Jan 28, 2015

Tips to Make Your Christmas Tree Last Longer

Having a Christmas tree is a popular way to get into that holiday spirit every year. These days people are starting to decorate soon after Thanksgiving, however it can be difficult to make your live Christmas tree last through the whole month until the Christmas holiday actually arrives. But have no fear; there are a few things that you can do to help your tree stick around for the month without having to celebrate with an unfit tree for the holidays.

1.      The first tip is to pick the freshest tree possible. A tree that that has been cut more recently will be able to last longer than one that has been prepped and sent to local tree retailers. You can always ask the salesperson how long ago it was cut, or even go out into a wooded area and find your own tree.
2.      Don’t pick a tree with a lot of brown needles on it already, because this means that the tree is well past its prime and will likely not last long. When choosing your tree, make sure that the needles are flexible and bendable as this is a good indicator of its freshness.
3.      Mount your tree as soon as possible after bringing it home, and give it lots of water. Even though most trees can withstand a day of not having water, it will without a doubt last longer if you give it some hydration right away. You will want to mount your tree while its still moist and wet because a dry trunk may already mean that the tree is starting to lose some of its life. Make sure to water your tree every day, because it will be drinking a lot especially in the beginning.
4.      Keep your tree away from the windows and vents. Allowing it to stay in the shade for the month will keep it from drying out as fast, and it will live longer as a result. Also, keeping your tree away from direct sunlight will prevent it from losing its color as quickly.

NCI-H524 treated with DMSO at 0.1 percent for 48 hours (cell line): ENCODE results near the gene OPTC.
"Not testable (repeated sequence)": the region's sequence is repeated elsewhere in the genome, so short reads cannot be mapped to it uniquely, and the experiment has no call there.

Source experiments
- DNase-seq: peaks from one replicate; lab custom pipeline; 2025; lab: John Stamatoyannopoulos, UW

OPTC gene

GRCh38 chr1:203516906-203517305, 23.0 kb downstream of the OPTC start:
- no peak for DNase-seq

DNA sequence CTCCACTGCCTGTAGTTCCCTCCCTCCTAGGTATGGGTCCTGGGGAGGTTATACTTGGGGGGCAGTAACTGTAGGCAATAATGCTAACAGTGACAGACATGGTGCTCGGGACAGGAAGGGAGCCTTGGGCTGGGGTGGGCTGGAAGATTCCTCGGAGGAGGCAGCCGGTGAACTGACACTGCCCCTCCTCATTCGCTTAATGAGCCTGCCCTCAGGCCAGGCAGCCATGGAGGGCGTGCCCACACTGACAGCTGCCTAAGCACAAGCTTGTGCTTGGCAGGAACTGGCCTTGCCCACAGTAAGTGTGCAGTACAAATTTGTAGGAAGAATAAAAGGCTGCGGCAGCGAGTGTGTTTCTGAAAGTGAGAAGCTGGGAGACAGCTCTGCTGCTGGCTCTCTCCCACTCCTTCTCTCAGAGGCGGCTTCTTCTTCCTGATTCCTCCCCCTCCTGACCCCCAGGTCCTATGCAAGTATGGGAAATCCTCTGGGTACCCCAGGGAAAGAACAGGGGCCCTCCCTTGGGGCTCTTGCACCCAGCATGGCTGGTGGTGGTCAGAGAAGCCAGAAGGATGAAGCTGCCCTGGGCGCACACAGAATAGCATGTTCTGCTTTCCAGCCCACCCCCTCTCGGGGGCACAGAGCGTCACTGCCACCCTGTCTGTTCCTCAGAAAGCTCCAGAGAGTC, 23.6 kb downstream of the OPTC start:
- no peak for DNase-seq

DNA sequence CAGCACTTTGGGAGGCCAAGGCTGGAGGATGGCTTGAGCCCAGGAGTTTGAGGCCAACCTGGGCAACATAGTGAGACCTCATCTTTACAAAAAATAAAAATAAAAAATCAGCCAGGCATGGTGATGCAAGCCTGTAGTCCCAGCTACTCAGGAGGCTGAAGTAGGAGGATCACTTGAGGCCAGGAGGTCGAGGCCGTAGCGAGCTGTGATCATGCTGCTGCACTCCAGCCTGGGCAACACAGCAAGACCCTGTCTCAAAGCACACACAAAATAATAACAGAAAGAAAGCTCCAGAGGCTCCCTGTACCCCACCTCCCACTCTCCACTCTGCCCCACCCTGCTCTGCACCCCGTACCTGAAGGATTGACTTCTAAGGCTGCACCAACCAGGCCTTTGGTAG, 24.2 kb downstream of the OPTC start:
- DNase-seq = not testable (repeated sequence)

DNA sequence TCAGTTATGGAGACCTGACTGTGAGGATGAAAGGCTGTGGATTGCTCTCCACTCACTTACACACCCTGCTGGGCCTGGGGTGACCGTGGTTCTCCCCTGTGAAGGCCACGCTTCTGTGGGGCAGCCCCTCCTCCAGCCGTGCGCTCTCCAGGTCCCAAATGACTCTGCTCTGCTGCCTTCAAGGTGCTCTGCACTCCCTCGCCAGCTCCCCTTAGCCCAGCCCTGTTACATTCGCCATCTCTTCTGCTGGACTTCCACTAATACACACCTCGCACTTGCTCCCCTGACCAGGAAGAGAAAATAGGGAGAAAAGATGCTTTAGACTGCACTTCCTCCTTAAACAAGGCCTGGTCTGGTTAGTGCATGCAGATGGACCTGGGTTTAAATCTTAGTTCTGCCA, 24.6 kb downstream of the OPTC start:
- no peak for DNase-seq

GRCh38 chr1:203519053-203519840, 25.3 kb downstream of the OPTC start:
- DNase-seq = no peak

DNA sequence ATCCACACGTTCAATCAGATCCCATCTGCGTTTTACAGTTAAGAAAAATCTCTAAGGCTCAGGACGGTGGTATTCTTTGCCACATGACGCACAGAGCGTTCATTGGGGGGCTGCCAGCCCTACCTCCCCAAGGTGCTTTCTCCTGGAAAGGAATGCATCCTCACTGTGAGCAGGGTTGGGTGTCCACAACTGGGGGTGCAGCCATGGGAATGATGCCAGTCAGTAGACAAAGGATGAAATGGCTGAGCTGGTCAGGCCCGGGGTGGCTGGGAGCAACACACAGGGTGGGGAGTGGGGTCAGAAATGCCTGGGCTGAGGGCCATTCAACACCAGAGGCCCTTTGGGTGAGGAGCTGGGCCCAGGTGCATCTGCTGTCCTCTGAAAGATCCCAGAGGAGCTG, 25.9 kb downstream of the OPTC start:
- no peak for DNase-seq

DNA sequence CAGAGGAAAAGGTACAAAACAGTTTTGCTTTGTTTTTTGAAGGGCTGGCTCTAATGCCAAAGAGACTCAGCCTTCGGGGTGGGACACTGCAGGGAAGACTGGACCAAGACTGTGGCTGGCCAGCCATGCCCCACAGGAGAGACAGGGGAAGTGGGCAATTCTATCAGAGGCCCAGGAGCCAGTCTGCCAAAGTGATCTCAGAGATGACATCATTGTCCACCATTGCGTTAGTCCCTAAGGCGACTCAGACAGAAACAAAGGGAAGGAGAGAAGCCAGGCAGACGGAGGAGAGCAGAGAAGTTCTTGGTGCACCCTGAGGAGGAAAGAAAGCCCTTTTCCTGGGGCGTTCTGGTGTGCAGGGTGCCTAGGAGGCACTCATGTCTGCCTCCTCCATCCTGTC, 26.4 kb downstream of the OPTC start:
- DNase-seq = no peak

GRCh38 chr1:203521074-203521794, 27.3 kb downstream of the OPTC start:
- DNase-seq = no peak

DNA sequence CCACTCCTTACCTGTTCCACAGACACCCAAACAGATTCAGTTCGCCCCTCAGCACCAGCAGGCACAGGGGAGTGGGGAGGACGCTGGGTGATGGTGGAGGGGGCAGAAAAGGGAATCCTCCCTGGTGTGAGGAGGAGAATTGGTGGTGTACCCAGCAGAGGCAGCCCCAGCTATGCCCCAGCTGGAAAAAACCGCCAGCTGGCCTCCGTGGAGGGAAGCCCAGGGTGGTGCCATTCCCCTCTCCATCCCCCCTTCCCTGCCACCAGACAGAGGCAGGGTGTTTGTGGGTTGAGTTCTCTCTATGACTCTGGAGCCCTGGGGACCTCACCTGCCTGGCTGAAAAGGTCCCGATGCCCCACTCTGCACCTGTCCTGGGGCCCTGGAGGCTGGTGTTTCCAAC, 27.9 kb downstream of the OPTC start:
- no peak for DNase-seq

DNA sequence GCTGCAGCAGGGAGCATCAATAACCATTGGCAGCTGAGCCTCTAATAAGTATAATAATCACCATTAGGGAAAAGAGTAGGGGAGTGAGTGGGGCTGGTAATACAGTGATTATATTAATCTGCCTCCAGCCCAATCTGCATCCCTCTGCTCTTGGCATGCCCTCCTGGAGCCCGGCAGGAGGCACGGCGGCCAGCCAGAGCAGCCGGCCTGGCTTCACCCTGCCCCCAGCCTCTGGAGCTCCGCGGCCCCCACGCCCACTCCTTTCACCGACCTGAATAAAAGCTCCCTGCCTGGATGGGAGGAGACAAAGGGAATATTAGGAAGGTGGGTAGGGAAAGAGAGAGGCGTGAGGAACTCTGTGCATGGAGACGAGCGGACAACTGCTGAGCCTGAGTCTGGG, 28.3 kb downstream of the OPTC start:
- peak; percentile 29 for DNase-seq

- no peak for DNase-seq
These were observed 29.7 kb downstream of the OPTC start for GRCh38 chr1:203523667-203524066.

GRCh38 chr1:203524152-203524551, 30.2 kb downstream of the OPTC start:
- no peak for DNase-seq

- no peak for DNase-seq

5.      If your tree has been out of the woods or tree lot for at least five hours before getting inside your home, cut an inch off the trunk. Usually in that amount of time the ends will start to harden up, and it will attempt to close it off. If you cut that little extra amount of the end of the tree it will be able to drink water better and stay moist longer.
6.      Give your tree a sugar source in addition to its water. Since the tree has been cut from its natural location it will need something to give it the nutrients it needs. Maybe once a week or so put a couple teaspoons of sugar into the water mount below your tree. Sugar is one of the things that trees need in the wild, so helping it out in this way may not be a bad idea.
7.      To reduce the amount of heat that your tree endures, try using the newer LED lights as opposed to some of the older style ones. The heat from a lot of bulbs on string lights can be very taxing to the branches and dry them out a lot faster than you would like.
8.      Try brining in a humidifier into the same room as your tree. Adding some moisture to the air will also help it not dry out. During the winter, most places experience really dry air that can get into the home as well. Not only is this solution a great option for the tree, but it will also help you and your family get the some humidity during the dry winter months.

Stewart Scott is a certified arborist and is the owner of Cevet Tree Care, where he offers the best tree service Columbia MO has to offer. Cevet has provided tree trimming and other tree care services to mid-Missouri for almost 20 years.


1 comment:

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